In the streets, you will see women and men dressed conservatively, meaning from wrist to ankles. You do see some tourists showing their forearm and shins. I think you will get stares but you will still be OK. However, if you are exposing your shoulders or wearing above-the-lnee, get ready for some harrassment, especially women. Pack a scarf, so you can cover up if needed.

10. Drinking is Allowed

In Islam, we typically think alcohol is prohibited. However, Morocco sells beer and wine here. Even our tour guides say they drink. Apparantly, some are more lax on alcohol as long as you aren’t drunk during prayer. If you want to try some beer, Casablanca is a good brand to try.

11. Exchange Your Cash to Dirham

For established businesses, they usually accept credit cards. However, you will see way more street vendors than established businesses. It is important to have some change, because sometimes vendors will say they don’t have change and then well… you’re stuck.

12. Watch for Pickpockets

Morocco is pretty safe. The worst thing that can happen to you is pickpockets. Our guide told us a common tactic is children begging for food and water near malls or markets. Then, of course, you will out your money so they will know where you store your cash. Always be mindful of your things, especially in the large crowds.

13. Don’t Rely on Crosswalks

Crosswalks (or as the locals call it, Zebra walk) are for decoration. Even if you think you have the right-of-way, a motor bike might be turning. I actually felt like it was easier to cross by J-walking, so that is an alternative for you. Otherwise, make sure the cars stop before you cross.

14. Ask a Police Officer

Remember, earlier I mentioned some people offer to show you a place for free and it isn’t really free? If you ever get lost, ask a police officer. There are plenty spread out throughout the city and they are trustworthy. They will walk you to your destination and they are genuinely helping you.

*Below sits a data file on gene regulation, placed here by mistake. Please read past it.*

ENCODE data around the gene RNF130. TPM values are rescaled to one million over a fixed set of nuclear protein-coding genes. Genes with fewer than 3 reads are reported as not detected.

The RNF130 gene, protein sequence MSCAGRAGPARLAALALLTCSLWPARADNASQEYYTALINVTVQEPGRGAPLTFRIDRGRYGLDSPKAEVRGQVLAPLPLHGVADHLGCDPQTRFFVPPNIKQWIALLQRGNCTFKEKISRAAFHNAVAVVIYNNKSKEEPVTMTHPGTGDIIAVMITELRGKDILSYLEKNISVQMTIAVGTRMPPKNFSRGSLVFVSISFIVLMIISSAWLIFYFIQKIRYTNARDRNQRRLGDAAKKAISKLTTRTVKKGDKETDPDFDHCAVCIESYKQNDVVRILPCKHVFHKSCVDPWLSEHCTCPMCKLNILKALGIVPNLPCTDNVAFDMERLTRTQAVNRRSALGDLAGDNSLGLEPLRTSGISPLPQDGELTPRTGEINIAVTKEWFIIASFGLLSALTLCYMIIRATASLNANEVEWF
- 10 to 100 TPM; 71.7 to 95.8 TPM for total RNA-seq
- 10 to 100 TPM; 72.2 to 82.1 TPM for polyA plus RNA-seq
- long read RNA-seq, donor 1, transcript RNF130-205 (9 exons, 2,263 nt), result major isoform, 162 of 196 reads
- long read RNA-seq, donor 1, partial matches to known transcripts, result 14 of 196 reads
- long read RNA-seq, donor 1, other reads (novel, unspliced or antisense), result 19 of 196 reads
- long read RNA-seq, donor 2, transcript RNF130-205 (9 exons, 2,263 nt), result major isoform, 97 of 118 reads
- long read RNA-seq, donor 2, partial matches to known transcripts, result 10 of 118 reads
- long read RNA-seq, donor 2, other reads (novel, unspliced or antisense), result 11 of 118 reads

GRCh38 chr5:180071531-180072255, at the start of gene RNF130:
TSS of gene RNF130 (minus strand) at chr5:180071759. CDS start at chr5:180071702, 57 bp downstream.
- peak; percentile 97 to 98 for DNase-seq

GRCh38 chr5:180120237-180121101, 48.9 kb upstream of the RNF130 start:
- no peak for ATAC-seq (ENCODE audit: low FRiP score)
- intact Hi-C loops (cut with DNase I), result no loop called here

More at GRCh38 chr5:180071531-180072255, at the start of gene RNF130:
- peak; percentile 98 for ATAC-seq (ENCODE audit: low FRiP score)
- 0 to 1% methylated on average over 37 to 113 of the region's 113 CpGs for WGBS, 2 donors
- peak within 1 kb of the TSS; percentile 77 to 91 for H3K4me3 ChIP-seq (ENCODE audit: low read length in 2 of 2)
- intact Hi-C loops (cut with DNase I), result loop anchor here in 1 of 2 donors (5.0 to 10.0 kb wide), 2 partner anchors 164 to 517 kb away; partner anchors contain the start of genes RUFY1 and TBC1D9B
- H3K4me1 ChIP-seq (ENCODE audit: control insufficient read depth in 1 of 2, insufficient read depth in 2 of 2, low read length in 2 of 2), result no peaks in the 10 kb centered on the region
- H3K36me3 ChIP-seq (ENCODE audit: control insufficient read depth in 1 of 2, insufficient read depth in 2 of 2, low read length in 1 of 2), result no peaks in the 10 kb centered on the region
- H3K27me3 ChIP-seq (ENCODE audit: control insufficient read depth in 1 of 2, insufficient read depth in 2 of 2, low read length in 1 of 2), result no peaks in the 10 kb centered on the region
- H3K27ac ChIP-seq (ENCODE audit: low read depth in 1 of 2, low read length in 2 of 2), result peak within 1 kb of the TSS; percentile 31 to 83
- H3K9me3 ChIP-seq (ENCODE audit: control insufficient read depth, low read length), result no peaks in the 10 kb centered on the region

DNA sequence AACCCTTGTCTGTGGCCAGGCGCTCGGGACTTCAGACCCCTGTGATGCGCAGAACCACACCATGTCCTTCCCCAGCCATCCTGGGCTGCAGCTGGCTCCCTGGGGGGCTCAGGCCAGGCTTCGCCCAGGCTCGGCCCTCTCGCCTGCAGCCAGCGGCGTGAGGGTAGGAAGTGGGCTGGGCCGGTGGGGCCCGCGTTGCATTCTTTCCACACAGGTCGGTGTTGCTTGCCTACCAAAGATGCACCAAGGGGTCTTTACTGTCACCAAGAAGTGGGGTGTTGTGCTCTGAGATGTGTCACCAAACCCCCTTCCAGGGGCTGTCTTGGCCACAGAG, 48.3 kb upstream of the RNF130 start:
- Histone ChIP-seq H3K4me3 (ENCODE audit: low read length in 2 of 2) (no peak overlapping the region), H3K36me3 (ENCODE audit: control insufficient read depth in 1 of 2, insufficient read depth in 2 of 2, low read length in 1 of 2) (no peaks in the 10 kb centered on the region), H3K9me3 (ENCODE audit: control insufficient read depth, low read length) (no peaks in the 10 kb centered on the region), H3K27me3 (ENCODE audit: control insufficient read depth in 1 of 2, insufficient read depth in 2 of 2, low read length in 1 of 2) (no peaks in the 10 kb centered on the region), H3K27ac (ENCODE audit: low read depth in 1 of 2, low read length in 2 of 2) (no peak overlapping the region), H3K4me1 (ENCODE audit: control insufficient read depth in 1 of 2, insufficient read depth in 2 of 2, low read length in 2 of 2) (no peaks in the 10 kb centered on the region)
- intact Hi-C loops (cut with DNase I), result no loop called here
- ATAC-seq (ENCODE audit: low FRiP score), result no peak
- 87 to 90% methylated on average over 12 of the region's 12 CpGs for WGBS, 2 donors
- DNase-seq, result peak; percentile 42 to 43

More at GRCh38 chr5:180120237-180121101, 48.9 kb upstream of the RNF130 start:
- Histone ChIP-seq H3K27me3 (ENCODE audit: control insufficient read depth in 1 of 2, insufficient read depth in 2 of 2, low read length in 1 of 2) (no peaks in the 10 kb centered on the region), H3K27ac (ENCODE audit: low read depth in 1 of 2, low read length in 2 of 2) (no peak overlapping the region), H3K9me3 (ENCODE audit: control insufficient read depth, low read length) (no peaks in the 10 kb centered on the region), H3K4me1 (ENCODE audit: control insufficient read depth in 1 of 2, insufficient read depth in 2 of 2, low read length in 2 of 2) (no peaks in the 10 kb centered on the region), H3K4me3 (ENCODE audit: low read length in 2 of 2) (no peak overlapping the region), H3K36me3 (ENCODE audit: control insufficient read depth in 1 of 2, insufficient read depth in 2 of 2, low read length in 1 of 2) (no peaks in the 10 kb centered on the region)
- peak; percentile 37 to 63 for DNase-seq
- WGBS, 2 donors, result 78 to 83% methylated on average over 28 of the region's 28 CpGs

15. Be Respectful of Friday

Like how Sunday is a holy day for Christians, Friday is a holy day for Muslims. From what I heard, Muslims go to visit cemeteries and then go to the mosques to pray. This means on Fridays, you may find a lot of closed stores, especially in the morning. Stock up on food if you have to.

16. Tip the Waiter

For established restaurants, you should tip the waiter. The recommendation is 10% of your total bill. Food is cheap in Morocco, so you will mostly top 1-3 MAD for lower end places and 4-5 MAD for fairly priced ones.

17. Mind the Carpet in the Mosque

I didn’t get to go into a mosque, which I already accepted since I don’t practice Islam. However, if you find a mosque for tourist, make sure to take off your dirty street shoes, if required. The local guide said usually the Muslims switch to slippers before they step onto the carpet.

18. Skip the Fresh Vegetables and Juice

Pomegranate and oranges are abundant in Morocco, and vendors are selling them juiced for very cheap. However, to be on the safe side, skip those. Also, only eat cooked salads, not fresh. We did that and came out with happy stomachs.

19. Don’t Fret about the Visa

You don’t need a Visa to enter Morocco if you are there for 90 days or less. Also, make sure your passport is valid for at least 6 months pass your vacation dates.

20. Leave the Drone at Home

If you’re into capture those nice aerial shots, don’t bother bring your drone here. Morocco is really strict about letting them into the country. That is understandable, since some people don’t even like getting their portrait taken. Why would they then let you fly a machine around that could also invade their privacy?

21. Right Hand Only

Left-handed do exist in Morocco, and it is ok to write with your left-hand. However, the left hand is seen as dirty; If you shake a person’s hand or eat the Moroccan way, always use your right hand.

21 BIG tips for you all, so you have a great and memorable experience. I found most Moroccan people were kind, honorable and respectful, so please keep an open heart. These tips are here to help you with the giant culture shock and adjust quickly.

Pair this with my 8-Day Itinerary post and enjoy your trip. Comment here on which tip(s) helped you the most.